I Bit The Bullet… And Hired A Freelance Editor
I finally bit the bullet a few weeks ago and shucked out some of my hard earned dough to invest in my writing. Up until this breaking point I had convinced myself that I could, on my own, shed my biased, beer reading goggles and edit my own work. At times I would become encouraged and begin editing at chapter one, only to become discouraged after page two, put down my editing for a minute to grab a comforting cup of hot chocolate and never look back when I decide I need to cuddle with my hubby or cats, mow the lawn in 1oo+ degree temperatures, or clean my car. I found myself doing anything to get away from editing.
I crafted my novel in January of 2011. That’s a LONG time ago folks. I thought by now I’d be knee deep in rejection letters from literary agents. Ignoring the time lost, however, I began to Google freelance editors a few months ago. It took me a while to find one who fit.
My criteria was:
- Professionalism – I wanted someone who didn’t just have an English degree. I needed someone with experience and positive reviews to back it up.
- Honesty – I couldn’t bear to work with someone who kissed my tush and claimed my book was the greatest thing since sliced bread only to win my business.
- An interest in me – I had several potential candidates go to my blog and read about me, my short stories, etc. I wanted them to know who I was. I found it particularly encouraging when one editor actually read a short story of mine and proceeded to provide me with edits! I hadn’t even asked for that…
- Pricing – Pricing was quaternary. I truly was willing to pay anywhere between $250.00 and $550.00. From my research these prices seemed acceptable. It became tricky when I found equally qualified individuals with a pricing difference of around $300.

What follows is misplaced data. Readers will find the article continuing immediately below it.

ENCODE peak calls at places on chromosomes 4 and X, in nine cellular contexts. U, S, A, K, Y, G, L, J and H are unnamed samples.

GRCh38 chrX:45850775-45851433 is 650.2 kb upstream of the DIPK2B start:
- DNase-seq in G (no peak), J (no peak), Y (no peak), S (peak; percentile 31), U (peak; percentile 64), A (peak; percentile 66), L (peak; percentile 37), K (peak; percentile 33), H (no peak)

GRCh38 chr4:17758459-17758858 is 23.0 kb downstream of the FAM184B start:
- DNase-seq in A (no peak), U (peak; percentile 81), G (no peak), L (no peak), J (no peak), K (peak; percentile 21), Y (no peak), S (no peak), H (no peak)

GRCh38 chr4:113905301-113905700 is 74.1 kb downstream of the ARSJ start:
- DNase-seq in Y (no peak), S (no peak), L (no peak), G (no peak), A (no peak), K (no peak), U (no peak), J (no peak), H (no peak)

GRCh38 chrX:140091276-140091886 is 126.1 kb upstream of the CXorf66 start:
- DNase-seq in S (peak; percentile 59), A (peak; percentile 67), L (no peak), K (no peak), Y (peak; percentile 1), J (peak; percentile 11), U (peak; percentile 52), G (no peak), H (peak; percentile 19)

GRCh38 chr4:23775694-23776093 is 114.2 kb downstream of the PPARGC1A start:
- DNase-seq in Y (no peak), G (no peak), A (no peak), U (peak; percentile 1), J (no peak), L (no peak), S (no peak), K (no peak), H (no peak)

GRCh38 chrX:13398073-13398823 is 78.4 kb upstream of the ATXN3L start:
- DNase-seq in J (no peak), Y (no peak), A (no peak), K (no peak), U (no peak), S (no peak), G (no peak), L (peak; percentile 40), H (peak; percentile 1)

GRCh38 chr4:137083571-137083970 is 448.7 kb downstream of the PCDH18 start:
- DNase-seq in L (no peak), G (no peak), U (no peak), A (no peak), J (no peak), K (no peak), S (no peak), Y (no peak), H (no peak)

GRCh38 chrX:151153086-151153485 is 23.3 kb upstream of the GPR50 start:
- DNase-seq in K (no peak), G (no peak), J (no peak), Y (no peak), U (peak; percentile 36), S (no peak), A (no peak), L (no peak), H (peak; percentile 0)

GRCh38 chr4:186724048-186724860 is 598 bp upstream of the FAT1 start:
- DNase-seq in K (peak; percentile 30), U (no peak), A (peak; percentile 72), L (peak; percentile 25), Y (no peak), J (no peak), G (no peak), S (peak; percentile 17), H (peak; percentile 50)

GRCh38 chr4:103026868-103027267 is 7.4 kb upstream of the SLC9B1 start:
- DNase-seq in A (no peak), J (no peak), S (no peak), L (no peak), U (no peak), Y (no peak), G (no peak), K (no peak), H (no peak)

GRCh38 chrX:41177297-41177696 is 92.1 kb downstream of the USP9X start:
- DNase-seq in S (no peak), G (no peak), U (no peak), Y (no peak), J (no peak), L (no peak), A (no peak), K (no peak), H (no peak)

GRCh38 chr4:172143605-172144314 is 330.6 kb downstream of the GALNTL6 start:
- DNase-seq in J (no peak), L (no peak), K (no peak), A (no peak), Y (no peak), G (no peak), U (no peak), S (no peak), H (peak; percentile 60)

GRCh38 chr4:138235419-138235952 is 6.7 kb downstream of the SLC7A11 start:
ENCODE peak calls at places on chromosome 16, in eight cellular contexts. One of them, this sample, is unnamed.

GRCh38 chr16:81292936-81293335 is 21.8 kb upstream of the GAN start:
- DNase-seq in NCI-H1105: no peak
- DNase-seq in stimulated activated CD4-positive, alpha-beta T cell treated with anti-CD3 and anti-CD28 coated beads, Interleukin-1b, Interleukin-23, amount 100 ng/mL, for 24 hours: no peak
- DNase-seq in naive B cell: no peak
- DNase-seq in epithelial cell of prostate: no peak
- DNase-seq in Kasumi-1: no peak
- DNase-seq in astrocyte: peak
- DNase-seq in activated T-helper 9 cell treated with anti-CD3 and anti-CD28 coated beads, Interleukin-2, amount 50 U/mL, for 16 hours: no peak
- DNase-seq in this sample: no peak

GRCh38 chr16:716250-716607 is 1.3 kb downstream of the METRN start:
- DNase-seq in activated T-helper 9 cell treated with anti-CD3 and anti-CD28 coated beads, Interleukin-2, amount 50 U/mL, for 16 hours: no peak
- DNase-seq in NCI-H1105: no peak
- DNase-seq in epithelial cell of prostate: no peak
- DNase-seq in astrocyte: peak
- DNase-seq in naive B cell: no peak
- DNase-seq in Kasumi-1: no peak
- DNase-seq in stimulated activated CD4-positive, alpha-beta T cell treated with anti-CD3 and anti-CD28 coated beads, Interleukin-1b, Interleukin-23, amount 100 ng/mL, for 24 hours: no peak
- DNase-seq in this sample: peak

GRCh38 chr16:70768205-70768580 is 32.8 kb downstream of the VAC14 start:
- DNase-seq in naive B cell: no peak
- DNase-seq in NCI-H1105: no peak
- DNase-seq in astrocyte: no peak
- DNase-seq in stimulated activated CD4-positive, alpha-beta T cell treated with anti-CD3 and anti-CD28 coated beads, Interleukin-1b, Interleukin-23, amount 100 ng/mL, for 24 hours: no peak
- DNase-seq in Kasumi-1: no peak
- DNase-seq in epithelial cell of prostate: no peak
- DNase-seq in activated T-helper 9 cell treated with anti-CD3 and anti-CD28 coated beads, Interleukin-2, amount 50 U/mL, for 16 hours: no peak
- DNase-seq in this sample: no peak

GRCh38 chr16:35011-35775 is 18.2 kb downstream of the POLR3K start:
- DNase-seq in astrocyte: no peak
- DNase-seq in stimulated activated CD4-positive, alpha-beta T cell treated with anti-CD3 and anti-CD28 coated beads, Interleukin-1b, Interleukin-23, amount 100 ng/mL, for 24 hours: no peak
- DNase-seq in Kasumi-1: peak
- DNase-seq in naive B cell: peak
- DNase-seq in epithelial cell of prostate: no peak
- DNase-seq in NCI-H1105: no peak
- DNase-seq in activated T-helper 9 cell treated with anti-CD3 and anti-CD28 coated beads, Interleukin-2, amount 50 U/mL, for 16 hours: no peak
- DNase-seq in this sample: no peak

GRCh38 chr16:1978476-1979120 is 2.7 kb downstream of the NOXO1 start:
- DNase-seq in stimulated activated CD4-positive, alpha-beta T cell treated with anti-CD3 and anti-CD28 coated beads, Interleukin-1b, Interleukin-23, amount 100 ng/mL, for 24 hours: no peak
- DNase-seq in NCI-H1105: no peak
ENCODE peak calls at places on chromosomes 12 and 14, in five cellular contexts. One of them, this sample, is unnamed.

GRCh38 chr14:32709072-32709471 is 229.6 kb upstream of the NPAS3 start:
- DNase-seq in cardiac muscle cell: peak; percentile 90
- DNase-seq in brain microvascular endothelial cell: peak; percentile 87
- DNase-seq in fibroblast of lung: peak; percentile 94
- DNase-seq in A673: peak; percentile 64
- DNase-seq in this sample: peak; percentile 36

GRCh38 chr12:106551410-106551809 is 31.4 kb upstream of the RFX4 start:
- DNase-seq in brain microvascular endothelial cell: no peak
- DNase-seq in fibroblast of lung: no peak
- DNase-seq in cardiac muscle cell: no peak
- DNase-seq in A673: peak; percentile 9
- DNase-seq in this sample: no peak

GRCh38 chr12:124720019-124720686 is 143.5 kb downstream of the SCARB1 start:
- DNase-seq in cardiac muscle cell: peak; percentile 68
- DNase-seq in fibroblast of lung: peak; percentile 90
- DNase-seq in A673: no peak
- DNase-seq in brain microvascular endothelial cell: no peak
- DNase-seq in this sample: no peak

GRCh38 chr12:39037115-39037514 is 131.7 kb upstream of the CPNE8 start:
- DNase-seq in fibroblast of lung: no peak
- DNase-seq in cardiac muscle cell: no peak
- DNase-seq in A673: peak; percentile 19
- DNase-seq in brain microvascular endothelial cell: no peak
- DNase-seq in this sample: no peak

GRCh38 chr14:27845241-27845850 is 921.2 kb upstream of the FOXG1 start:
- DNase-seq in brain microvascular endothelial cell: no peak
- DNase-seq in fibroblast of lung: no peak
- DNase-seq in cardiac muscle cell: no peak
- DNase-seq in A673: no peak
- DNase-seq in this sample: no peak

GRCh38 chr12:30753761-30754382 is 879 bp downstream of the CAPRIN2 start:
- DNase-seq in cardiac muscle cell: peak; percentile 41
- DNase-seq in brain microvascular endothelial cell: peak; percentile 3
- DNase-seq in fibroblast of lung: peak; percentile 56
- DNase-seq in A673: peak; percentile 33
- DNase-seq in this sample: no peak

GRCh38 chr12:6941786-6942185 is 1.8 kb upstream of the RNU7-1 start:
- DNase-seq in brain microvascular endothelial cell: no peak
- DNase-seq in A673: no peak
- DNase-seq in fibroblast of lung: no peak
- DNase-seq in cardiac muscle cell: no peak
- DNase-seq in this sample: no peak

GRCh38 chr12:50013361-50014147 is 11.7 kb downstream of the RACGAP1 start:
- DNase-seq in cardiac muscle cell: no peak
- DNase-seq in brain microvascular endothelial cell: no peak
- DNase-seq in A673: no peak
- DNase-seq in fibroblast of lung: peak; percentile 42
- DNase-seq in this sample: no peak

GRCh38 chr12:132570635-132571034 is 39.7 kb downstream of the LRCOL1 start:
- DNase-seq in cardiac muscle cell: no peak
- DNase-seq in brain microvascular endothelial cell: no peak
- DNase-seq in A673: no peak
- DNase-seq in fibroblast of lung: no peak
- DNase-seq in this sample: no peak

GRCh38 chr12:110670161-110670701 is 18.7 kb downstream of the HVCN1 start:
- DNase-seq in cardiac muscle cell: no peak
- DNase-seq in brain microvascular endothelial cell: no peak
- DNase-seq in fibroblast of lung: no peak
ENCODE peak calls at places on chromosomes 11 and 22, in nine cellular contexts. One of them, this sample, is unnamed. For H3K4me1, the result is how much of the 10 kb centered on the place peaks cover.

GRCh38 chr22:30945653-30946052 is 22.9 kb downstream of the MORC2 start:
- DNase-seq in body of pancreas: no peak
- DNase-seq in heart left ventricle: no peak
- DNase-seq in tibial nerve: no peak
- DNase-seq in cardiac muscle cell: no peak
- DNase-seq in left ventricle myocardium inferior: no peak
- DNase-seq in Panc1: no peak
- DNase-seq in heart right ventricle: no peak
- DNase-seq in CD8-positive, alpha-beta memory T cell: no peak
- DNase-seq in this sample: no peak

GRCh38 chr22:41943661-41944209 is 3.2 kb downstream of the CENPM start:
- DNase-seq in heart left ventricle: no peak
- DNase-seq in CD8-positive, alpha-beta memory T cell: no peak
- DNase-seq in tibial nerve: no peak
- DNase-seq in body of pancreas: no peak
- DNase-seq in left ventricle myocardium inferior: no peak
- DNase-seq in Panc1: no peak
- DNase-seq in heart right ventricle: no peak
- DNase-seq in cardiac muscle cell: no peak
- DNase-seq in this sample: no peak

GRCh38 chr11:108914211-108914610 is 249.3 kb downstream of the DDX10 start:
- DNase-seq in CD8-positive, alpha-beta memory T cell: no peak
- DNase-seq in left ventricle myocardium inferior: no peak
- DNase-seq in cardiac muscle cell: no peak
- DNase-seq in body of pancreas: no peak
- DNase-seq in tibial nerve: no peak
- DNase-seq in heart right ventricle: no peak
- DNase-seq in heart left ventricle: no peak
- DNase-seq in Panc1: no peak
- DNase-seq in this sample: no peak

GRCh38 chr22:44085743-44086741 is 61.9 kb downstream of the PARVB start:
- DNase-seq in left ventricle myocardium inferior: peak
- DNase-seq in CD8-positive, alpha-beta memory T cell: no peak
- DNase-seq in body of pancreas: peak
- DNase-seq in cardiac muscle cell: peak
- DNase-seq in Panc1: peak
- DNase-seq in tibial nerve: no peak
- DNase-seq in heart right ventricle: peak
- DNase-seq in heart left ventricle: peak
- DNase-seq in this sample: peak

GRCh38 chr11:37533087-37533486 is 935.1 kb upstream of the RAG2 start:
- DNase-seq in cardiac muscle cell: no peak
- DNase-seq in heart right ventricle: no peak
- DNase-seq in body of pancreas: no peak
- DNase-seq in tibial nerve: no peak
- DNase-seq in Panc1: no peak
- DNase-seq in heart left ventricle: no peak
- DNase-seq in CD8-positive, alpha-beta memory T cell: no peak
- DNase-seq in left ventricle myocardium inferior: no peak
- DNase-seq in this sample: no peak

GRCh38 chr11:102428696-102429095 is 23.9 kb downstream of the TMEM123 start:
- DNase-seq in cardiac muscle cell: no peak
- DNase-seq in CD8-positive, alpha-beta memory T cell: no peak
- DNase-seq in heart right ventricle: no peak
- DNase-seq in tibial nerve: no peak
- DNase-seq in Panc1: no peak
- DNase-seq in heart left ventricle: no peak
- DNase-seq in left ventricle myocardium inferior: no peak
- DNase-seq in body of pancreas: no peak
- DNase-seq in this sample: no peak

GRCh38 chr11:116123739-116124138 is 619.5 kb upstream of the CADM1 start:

- Communication – I was willing to let my editor do their job without me nagging them, however, I wanted to ensure whomever I worked with was a quick communicator and prompt at responding to e-mails.
After communicating with several editors, all of whom were incredibly competent and friendly, I decided to go with Matt (e-mail him here). I found his profile via Elance, a third party freelance hosting website. It provides protection for the client and contractor, as well as honest reviews from past clients. There is no cost to list your job and you can pay via a checking account or credit card. I’m not entirely sure how this works for those outside of the U.S., but there are plenty of contractors and clients from around the world on there, so I know it is possible.
Matt fit every one of my criteria points. I loved that he was a professional, but clearly enjoyed life and spending time with his wife by traveling around the world. His understanding of a diverse range of cultures was a key reason as to why I felt a connection with him because one of the main issues my novel wrestles with is culture clash.
Matt cleaned up the formatting of my manuscript, ensured grammar, syntax and punctuation was correct, and provided me with feedback regarding points of confusion, sentences that could be reworked, and most importantly a critique of my ending (which I won’t giveaway! ).
I don’t like to brag, but I’m pretty relaxed when it comes to accepting criticism. My main problem is when praise comes my way, particularly when from a friend or family member. I can’t help but think they feel obligated to say something positive about my work. When Matt delivered criticism I knew he had nothing to gain or lose by being honest with me. His first priority was doing what he was hired for and doing it well, which he did.
In addition to following the criteria listed above I would encourage you to NOT SETTLE. Create a list of your own criteria. Ask yourself what your editor needs to be knowledgeable about to honestly work on your project. Don’t go for the editor who offers the lowest price or seems like the right choice at first glance. Investigate, investigate, investigate. Find the editor who shares commonalities with you and has a genuine interest in you as not just a client or writer, but a person.
Have you considered hiring an editor to look over your manuscript before querying? I’d love to hear why or why not.